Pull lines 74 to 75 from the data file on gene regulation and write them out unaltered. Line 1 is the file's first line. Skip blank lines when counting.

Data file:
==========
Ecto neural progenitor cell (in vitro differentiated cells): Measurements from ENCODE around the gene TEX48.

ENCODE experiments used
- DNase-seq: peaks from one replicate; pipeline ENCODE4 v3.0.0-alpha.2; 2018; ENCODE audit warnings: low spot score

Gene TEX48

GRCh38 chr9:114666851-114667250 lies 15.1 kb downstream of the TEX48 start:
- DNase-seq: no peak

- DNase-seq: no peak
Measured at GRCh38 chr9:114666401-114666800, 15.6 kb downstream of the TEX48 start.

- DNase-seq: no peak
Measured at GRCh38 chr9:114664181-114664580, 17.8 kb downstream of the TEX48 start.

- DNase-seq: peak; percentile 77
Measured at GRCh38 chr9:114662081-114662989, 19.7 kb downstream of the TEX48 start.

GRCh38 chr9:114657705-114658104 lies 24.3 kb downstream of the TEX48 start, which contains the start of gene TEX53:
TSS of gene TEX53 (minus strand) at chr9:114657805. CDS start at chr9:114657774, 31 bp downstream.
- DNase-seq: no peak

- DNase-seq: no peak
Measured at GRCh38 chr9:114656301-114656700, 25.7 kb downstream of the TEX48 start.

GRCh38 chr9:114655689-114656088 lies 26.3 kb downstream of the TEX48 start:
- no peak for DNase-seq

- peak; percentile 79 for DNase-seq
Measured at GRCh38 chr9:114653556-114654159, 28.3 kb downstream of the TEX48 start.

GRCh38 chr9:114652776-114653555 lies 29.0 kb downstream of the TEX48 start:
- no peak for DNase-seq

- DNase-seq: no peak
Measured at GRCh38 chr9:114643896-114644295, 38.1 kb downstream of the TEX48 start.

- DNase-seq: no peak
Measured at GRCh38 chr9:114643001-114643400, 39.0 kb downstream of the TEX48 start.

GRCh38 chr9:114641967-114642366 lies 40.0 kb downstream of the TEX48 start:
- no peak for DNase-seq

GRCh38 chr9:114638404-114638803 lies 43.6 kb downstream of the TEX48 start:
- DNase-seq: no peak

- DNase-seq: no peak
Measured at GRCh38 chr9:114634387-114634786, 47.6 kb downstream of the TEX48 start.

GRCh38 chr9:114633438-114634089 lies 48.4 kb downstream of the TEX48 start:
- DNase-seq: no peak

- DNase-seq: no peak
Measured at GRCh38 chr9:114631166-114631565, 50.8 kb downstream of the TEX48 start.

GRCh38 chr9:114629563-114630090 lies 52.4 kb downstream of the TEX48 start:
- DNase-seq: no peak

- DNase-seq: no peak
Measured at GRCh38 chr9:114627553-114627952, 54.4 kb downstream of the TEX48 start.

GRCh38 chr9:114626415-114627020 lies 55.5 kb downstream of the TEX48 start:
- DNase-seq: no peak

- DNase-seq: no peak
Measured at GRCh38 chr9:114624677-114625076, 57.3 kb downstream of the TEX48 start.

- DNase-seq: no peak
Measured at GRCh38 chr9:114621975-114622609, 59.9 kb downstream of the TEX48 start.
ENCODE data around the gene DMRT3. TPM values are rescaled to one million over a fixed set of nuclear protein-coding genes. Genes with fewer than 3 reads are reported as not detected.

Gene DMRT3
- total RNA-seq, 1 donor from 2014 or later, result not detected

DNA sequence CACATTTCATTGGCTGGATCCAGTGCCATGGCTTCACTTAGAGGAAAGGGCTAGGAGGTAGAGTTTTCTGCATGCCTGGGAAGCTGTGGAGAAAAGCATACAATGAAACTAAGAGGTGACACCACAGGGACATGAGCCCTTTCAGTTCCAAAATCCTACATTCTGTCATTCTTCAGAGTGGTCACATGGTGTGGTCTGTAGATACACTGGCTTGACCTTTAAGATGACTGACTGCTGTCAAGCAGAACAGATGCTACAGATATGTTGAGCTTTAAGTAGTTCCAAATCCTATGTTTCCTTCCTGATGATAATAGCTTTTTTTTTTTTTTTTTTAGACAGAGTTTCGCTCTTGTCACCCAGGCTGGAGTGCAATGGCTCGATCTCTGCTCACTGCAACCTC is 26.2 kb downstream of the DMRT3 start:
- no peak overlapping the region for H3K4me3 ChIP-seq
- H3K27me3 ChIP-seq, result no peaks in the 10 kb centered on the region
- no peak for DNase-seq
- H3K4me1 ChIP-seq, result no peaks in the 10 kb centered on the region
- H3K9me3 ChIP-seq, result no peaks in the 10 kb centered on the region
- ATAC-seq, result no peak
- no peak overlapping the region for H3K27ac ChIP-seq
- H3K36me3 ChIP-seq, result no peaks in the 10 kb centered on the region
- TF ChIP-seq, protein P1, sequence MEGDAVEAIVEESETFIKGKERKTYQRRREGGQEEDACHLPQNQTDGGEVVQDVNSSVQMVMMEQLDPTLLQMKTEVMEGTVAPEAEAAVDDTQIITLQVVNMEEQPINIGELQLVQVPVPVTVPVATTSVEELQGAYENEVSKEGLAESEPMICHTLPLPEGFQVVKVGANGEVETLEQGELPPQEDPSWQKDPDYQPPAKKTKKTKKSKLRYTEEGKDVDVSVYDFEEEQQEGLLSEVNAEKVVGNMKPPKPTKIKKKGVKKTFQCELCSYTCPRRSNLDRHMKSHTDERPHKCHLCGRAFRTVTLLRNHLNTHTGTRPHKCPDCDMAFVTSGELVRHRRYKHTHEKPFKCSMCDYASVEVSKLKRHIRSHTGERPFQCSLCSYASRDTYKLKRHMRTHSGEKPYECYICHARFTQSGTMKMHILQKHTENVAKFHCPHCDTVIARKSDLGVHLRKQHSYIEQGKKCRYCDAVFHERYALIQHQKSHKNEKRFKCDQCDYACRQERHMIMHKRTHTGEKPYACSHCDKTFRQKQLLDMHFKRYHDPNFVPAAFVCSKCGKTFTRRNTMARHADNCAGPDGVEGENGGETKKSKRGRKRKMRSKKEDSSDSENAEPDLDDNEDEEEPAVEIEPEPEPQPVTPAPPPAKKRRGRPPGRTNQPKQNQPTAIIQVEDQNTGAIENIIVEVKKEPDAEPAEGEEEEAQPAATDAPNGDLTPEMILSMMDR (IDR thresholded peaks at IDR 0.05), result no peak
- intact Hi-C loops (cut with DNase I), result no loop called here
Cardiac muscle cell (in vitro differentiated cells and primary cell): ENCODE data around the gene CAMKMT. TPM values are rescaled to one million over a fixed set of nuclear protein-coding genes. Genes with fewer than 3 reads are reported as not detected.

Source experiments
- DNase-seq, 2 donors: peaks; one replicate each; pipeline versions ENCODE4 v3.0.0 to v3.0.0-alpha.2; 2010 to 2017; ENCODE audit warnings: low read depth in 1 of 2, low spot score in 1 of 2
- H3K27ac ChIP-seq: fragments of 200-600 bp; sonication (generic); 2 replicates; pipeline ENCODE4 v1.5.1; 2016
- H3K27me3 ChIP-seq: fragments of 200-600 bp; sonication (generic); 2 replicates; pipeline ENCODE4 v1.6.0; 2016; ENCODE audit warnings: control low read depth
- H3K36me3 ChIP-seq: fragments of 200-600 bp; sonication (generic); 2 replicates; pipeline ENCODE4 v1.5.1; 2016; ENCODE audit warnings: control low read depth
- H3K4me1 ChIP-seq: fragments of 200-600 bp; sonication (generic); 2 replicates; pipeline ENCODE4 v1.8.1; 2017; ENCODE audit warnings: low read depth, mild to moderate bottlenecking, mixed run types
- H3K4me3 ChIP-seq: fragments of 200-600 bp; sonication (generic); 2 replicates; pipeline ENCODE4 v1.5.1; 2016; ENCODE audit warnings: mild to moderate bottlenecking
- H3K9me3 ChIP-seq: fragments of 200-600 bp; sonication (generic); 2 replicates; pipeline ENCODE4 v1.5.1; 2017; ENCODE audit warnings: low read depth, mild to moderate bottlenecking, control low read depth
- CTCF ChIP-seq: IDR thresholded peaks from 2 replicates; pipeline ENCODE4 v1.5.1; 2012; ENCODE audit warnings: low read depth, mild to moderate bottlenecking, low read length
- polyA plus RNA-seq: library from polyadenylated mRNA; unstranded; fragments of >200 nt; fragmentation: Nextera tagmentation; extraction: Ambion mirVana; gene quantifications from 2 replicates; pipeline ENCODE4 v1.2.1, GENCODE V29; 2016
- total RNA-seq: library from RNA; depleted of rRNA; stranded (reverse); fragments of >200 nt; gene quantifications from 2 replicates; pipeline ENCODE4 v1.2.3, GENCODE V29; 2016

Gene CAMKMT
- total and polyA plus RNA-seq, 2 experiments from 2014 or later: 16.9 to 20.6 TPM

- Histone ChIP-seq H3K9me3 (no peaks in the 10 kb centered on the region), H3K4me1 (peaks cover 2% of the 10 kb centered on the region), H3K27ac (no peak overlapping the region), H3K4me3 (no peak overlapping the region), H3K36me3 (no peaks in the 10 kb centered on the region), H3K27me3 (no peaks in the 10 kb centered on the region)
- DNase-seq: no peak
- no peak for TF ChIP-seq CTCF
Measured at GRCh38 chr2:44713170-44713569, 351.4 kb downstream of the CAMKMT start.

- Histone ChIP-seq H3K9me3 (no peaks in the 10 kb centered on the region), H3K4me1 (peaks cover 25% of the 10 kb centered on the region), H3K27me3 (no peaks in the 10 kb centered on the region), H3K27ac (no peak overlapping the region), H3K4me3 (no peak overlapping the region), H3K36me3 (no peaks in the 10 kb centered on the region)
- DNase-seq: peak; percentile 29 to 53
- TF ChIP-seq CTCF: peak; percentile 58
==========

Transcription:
Gene CAMKMT
- total and polyA plus RNA-seq, 2 experiments from 2014 or later: 16.9 to 20.6 TPM